This is where I started working with older adults. 24 years ago, I fell in love with teaching and directing adult learning programs. The experience shaped my career. My brother and I attended camp together as kids and now he’s back as an adult, sharing what I know to be a very special week:
What is knowing? What is not knowing?
I am at the Norwegian adult learning program at Concordia Language Village’s “Skogfjorden” in northern Minnesota and I am feeling good but also a little torn apart. Things move fast here, and there is a sense of motion that cannot be denied but also does not want to be fully explained, like a wave and a particle trying to compete for the same space in the mind. And this is only day two.
Here is a program predominantly led and attended by older adults and when you hear that, you might be tempted to think there should be a slow pace going on. You would be wrong.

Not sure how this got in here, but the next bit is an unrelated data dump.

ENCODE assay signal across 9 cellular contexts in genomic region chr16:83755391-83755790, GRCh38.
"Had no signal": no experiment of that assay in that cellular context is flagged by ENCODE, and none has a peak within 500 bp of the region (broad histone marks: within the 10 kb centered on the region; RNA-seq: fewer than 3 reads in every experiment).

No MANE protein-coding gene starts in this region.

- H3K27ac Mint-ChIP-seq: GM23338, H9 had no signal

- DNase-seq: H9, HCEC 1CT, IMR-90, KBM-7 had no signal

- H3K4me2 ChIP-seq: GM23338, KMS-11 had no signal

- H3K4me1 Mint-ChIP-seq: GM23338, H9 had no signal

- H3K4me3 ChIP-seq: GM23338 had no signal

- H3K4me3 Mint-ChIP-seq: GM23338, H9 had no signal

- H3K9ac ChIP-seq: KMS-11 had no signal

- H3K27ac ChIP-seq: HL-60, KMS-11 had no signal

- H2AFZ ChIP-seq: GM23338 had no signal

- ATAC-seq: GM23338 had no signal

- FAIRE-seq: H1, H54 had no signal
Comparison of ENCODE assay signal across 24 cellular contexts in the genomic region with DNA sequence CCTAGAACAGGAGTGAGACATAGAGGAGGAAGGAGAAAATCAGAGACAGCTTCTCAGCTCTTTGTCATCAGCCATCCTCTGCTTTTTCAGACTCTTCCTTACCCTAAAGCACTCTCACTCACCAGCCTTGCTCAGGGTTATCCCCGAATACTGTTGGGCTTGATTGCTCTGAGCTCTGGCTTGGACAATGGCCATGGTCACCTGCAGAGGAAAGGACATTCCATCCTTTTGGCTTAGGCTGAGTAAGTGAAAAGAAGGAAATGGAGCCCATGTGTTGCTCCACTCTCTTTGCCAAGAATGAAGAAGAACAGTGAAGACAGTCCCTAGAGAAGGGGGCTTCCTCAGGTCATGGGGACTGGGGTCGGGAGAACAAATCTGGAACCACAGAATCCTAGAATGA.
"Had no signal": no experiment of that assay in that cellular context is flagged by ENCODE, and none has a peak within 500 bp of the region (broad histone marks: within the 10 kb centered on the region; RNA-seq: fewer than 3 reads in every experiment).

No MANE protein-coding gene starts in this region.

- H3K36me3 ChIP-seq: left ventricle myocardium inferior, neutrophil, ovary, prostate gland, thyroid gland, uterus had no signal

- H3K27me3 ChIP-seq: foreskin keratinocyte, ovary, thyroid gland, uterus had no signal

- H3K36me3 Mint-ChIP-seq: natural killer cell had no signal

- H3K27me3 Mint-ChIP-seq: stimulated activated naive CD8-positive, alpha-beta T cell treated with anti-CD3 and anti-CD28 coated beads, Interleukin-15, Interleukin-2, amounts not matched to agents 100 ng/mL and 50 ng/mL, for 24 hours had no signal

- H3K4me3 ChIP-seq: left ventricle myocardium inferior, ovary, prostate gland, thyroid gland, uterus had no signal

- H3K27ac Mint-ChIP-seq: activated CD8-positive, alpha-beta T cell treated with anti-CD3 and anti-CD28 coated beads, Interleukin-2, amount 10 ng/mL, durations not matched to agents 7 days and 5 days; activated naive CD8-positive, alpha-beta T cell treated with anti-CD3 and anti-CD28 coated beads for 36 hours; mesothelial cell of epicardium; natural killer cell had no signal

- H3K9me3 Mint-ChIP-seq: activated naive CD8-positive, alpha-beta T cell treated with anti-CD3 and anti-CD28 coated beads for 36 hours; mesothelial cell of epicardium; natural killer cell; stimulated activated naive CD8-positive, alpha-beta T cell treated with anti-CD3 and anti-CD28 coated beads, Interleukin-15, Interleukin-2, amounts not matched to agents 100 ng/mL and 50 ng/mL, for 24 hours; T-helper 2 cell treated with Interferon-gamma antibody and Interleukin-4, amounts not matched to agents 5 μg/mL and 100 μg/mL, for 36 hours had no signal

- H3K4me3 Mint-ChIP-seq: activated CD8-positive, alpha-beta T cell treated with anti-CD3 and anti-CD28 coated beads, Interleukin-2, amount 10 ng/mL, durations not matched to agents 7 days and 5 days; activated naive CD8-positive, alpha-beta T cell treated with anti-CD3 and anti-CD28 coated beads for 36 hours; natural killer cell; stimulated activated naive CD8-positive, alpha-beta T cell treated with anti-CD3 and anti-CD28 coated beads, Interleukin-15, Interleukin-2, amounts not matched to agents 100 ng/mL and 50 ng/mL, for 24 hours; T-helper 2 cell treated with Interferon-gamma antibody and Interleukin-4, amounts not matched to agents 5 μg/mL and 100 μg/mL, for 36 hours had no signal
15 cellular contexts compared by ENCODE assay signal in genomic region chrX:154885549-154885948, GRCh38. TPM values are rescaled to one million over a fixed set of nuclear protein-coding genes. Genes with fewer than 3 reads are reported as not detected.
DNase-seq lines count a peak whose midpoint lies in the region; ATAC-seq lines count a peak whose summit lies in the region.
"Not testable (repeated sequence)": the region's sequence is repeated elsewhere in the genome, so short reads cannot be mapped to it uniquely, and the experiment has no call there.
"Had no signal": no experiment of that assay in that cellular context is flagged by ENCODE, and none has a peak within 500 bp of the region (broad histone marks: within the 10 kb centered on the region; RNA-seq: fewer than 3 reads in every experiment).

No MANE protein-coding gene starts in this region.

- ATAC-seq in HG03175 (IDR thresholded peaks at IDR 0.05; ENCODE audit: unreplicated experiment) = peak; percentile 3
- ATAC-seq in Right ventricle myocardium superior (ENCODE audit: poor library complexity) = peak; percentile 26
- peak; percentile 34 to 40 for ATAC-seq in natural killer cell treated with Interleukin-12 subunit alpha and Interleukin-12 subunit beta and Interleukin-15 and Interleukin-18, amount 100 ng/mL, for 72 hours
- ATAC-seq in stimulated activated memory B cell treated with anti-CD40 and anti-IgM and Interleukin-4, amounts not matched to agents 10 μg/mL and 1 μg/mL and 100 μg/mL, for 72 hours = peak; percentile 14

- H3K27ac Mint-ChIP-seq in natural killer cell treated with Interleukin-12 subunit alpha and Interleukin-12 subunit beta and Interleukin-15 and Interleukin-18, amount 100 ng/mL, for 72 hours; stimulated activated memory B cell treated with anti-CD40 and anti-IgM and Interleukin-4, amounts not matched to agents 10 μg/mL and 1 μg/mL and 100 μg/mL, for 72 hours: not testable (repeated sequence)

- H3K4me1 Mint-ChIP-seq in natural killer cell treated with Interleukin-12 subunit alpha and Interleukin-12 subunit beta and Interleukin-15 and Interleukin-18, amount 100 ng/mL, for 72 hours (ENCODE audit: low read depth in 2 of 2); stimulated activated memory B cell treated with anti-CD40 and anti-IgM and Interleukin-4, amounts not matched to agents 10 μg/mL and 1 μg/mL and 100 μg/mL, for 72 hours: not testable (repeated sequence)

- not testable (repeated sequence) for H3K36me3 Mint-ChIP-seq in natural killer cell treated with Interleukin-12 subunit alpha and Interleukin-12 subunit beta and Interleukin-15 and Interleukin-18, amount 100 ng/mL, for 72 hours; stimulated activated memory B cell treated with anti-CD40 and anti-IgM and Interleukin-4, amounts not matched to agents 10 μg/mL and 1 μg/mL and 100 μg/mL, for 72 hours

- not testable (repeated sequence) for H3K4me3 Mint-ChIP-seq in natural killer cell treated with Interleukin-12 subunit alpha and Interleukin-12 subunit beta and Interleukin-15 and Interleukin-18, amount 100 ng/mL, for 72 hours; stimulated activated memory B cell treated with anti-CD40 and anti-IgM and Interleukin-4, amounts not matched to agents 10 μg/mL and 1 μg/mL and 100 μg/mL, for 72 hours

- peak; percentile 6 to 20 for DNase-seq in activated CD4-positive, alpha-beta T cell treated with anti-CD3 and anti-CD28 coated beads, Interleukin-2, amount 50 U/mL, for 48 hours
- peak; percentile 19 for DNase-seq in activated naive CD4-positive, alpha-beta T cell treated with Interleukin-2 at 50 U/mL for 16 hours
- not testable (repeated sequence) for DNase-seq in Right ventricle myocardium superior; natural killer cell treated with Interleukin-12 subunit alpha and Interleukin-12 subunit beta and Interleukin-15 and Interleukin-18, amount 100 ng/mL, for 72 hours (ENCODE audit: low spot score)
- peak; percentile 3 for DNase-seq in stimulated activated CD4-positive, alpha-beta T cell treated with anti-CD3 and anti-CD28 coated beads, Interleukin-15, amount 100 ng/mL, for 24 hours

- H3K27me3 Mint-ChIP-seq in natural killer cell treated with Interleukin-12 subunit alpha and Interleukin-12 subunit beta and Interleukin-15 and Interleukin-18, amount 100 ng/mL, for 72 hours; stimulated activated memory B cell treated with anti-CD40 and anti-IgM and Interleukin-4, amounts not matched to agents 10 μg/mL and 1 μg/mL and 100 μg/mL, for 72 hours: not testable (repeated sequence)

These are not people waiting around for some kind of reward; they are teaching and reaching out to all that is around them, embracing their interests and uninhibited by learning.
These are people that are willing and able to tell the truth of their lives and they share readily of themselves here without reserve.
They are not growing old despite their aging; they are also not burdened with the idea that they are more than what they are.
They are comfortable with their lives and because of this, they are able to offer themselves up with a kind of joy and openness that you don’t find in youth.
Contrast this with the serenity of the setting—the deep, northern woods, beautiful rustic cabins and pristine lakes in the cooling colors of autumn—and you feel life in a way that is its own reward. The mix of active and strident work learning a new language with the natural pace of deep nature is life itself lived fully.
At Buck Lake, Late September, 2013
But if you do
Are your heart
You will not survive
This kind of beauty
Dak Gustal is a freelance writer and poet living in Randoph, VT. You may contact him at firstname.lastname@example.org